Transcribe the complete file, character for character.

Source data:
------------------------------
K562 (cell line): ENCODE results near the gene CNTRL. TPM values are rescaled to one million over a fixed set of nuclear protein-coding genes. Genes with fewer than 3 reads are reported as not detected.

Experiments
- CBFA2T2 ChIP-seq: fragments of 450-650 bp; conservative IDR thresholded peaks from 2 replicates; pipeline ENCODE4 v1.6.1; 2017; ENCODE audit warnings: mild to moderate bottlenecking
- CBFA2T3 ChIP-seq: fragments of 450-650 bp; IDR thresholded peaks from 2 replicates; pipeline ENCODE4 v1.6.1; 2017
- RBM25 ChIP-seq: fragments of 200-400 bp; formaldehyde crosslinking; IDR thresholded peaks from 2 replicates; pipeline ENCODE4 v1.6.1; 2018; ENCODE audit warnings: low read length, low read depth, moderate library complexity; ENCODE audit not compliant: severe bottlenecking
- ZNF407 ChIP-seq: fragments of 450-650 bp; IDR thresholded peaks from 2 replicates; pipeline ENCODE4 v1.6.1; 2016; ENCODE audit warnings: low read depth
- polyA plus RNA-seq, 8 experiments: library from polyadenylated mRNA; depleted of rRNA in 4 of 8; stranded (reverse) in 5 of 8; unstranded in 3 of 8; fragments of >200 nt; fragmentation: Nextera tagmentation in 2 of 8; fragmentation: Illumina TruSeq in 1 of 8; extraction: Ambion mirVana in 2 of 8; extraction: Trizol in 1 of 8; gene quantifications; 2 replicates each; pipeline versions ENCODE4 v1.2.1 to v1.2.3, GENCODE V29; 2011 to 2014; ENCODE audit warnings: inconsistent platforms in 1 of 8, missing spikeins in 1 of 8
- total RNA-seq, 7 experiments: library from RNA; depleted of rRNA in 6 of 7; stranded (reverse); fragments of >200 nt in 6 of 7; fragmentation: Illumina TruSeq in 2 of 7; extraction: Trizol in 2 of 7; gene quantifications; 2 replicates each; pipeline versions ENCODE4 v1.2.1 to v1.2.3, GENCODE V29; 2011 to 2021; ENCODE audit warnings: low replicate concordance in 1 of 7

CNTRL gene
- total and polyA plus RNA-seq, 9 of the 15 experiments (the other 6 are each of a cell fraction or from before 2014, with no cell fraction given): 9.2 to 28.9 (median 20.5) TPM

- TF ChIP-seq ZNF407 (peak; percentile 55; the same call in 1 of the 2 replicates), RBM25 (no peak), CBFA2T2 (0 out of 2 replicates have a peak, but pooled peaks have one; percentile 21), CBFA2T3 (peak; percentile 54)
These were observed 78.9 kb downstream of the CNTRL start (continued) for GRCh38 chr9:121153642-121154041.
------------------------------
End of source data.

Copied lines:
K562 (cell line): ENCODE results near the gene CNTRL. TPM values are rescaled to one million over a fixed set of nuclear protein-coding genes. Genes with fewer than 3 reads are reported as not detected.

Experiments
- CBFA2T2 ChIP-seq: fragments of 450-650 bp; conservative IDR thresholded peaks from 2 replicates; pipeline ENCODE4 v1.6.1; 2017; ENCODE audit warnings: mild to moderate bottlenecking
- CBFA2T3 ChIP-seq: fragments of 450-650 bp; IDR thresholded peaks from 2 replicates; pipeline ENCODE4 v1.6.1; 2017
- RBM25 ChIP-seq: fragments of 200-400 bp; formaldehyde crosslinking; IDR thresholded peaks from 2 replicates; pipeline ENCODE4 v1.6.1; 2018; ENCODE audit warnings: low read length, low read depth, moderate library complexity; ENCODE audit not compliant: severe bottlenecking
- ZNF407 ChIP-seq: fragments of 450-650 bp; IDR thresholded peaks from 2 replicates; pipeline ENCODE4 v1.6.1; 2016; ENCODE audit warnings: low read depth
- polyA plus RNA-seq, 8 experiments: library from polyadenylated mRNA; depleted of rRNA in 4 of 8; stranded (reverse) in 5 of 8; unstranded in 3 of 8; fragments of >200 nt; fragmentation: Nextera tagmentation in 2 of 8; fragmentation: Illumina TruSeq in 1 of 8; extraction: Ambion mirVana in 2 of 8; extraction: Trizol in 1 of 8; gene quantifications; 2 replicates each; pipeline versions ENCODE4 v1.2.1 to v1.2.3, GENCODE V29; 2011 to 2014; ENCODE audit warnings: inconsistent platforms in 1 of 8, missing spikeins in 1 of 8
- total RNA-seq, 7 experiments: library from RNA; depleted of rRNA in 6 of 7; stranded (reverse); fragments of >200 nt in 6 of 7; fragmentation: Illumina TruSeq in 2 of 7; extraction: Trizol in 2 of 7; gene quantifications; 2 replicates each; pipeline versions ENCODE4 v1.2.1 to v1.2.3, GENCODE V29; 2011 to 2021; ENCODE audit warnings: low replicate concordance in 1 of 7

CNTRL gene
- total and polyA plus RNA-seq, 9 of the 15 experiments (the other 6 are each of a cell fraction or from before 2014, with no cell fraction given): 9.2 to 28.9 (median 20.5) TPM

- TF ChIP-seq ZNF407 (peak; percentile 55; the same call in 1 of the 2 replicates), RBM25 (no peak), CBFA2T2 (0 out of 2 replicates have a peak, but pooled peaks have one; percentile 21), CBFA2T3 (peak; percentile 54)
These were observed 78.9 kb downstream of the CNTRL start (continued) for GRCh38 chr9:121153642-121154041.